Human Rights Council (intermediate)
Cite as https://mymun.com/ppdb/8978
Petra Cicvaric Delegation: Kingdom of Morocco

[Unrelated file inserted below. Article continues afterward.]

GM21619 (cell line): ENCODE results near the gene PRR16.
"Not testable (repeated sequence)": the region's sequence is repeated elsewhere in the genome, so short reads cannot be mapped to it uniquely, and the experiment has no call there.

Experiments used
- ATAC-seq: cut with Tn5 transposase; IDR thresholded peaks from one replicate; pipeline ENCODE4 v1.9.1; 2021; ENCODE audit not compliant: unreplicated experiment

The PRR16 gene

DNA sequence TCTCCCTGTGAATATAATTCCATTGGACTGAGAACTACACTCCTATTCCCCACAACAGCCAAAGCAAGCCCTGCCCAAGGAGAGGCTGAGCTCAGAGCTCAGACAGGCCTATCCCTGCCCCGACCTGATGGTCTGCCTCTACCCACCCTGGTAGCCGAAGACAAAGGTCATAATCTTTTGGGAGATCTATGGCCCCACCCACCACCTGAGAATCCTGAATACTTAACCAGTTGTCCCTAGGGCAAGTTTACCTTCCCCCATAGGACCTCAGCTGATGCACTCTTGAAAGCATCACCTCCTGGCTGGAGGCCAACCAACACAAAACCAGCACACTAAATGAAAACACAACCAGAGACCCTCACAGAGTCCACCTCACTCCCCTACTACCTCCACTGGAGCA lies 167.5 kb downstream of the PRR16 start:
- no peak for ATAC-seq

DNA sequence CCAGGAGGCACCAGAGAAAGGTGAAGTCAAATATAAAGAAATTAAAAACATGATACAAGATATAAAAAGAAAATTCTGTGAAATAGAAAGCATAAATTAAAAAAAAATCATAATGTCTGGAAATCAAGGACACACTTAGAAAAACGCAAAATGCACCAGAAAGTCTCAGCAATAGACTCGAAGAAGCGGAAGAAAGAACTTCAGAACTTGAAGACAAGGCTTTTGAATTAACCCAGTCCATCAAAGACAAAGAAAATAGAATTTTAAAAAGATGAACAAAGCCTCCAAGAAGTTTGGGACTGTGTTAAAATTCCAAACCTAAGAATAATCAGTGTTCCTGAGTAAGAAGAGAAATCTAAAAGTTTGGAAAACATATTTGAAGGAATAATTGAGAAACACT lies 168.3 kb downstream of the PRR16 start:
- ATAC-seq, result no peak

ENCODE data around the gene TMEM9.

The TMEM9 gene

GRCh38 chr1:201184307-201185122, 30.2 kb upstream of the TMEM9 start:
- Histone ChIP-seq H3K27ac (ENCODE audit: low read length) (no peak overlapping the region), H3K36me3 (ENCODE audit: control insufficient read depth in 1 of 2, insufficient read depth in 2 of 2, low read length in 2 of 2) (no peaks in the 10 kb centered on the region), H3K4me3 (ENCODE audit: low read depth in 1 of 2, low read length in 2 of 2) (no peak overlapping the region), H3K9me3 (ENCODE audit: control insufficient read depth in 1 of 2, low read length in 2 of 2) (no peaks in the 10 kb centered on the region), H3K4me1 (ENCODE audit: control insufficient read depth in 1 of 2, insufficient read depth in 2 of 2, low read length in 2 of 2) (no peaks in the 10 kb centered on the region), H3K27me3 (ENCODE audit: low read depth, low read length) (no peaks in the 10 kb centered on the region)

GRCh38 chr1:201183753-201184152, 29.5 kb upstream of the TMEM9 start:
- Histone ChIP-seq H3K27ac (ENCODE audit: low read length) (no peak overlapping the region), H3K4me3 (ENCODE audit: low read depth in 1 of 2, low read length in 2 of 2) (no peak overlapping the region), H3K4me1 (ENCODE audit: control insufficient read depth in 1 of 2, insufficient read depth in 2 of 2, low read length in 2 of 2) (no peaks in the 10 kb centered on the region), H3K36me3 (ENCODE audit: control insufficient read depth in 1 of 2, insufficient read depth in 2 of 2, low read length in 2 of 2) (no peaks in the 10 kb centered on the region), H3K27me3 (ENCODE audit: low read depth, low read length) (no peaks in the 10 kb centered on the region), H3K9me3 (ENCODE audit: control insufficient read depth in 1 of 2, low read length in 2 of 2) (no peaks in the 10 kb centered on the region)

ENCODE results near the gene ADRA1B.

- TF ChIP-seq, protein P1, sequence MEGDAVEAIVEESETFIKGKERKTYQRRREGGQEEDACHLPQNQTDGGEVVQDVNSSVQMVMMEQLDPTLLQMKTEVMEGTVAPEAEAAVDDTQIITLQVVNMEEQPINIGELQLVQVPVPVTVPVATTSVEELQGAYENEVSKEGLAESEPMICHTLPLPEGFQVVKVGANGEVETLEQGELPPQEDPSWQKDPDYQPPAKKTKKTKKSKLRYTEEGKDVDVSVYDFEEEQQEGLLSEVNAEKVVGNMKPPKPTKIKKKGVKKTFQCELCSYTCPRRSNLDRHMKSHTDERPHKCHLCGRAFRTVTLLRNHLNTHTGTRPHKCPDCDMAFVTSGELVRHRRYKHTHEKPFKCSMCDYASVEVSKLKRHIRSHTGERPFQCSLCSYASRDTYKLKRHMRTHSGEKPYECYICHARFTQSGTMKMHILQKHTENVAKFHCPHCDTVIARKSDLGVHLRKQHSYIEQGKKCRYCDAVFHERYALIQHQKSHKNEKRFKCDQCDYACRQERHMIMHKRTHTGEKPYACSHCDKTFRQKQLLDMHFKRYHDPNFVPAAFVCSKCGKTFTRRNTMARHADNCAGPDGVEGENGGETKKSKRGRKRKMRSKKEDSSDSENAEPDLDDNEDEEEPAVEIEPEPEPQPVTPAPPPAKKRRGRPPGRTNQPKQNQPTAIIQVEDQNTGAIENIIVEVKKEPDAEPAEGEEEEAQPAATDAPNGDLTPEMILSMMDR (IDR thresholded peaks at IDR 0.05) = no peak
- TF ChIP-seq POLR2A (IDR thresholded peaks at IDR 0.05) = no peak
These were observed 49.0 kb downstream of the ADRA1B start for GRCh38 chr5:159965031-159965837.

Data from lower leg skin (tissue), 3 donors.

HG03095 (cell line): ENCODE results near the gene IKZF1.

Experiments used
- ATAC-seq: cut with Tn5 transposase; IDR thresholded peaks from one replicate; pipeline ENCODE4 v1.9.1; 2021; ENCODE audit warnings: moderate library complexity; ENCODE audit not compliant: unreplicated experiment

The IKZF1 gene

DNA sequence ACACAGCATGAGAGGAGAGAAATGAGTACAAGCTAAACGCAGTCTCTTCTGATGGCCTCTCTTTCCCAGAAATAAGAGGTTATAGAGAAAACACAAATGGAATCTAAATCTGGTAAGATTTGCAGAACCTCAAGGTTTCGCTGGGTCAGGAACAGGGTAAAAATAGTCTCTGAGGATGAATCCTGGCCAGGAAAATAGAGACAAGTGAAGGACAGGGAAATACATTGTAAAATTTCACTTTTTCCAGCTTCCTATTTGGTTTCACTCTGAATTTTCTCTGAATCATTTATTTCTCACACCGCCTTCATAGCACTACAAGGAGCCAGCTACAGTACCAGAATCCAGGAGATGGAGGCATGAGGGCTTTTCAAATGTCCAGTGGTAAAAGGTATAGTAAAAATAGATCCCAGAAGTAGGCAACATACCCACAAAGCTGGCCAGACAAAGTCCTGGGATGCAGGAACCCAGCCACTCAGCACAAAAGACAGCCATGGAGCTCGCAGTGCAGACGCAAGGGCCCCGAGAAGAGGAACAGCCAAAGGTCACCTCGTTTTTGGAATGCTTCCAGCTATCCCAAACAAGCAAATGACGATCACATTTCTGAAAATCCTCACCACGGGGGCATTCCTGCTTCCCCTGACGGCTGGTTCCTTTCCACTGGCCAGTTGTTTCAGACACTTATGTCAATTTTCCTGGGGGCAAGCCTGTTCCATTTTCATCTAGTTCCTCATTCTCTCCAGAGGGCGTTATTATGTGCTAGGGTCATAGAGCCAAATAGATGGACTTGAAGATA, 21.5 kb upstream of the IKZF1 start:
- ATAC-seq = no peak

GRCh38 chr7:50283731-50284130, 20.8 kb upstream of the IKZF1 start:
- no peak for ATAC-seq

TOPIC A: Human rights abuses and violations against ethnic and religious minorities Historical Background Morocco is a monarchy with a constitution under which ultimate authority rests with King Mohammed VI, who presides over the Council of Ministers. Morocco became Muslim in the seventh century, as the Arab conquests pushed the indigenous Berbers into the mountains. Between the eleventh and thirteenth centuries, a Moroccan dynasty ruled north-west Africa and Spain. It never came under the Ottoman Empire and was a French and Spanish protectorate between 1912 and 1956. The country regained independence on 2 March 1956 and restored a traditional monarchy the following year, when Sultan Mohammed became king. Upon his death in 1961, his son took power as King Hassan II. Main minority groups: Berbers (Amazigh) 13.3-20 million (40-60%) Estimated: Cambridge Encyclopaedia of North Africa and Middle East , Saharawis, est 90,000(various sources); Jews 4,000 (0.01%), US State Department International Religious Freedom Report, Shia (unknown) Accompanying the declaration of the state of Israel, numerous attacks took place on Jewish premises and individuals. After Moroccan independence their situation improved as Jews were granted full suffrage and near-complete freedom of movement. While Jewish emigration was made illegal, many continued to leave for Israel. Morocco is currently the only Arab country where Jews enjoy rights and privileges equal to the rest of the community, including government-funded Jewish schools. After independence Berbers were well represented in the Moroccan army and police force but much less so in government. They very often felt isolated from central government as their patrons, under the French, lost their influence and Berber tribal groups suffered accordingly. In the first three years of independence there were two major tribal uprisings and constant rural agitation against Istiqlal, the urban nationalist group which had led the independence struggle. The uprisings were crushed by the army and were used b...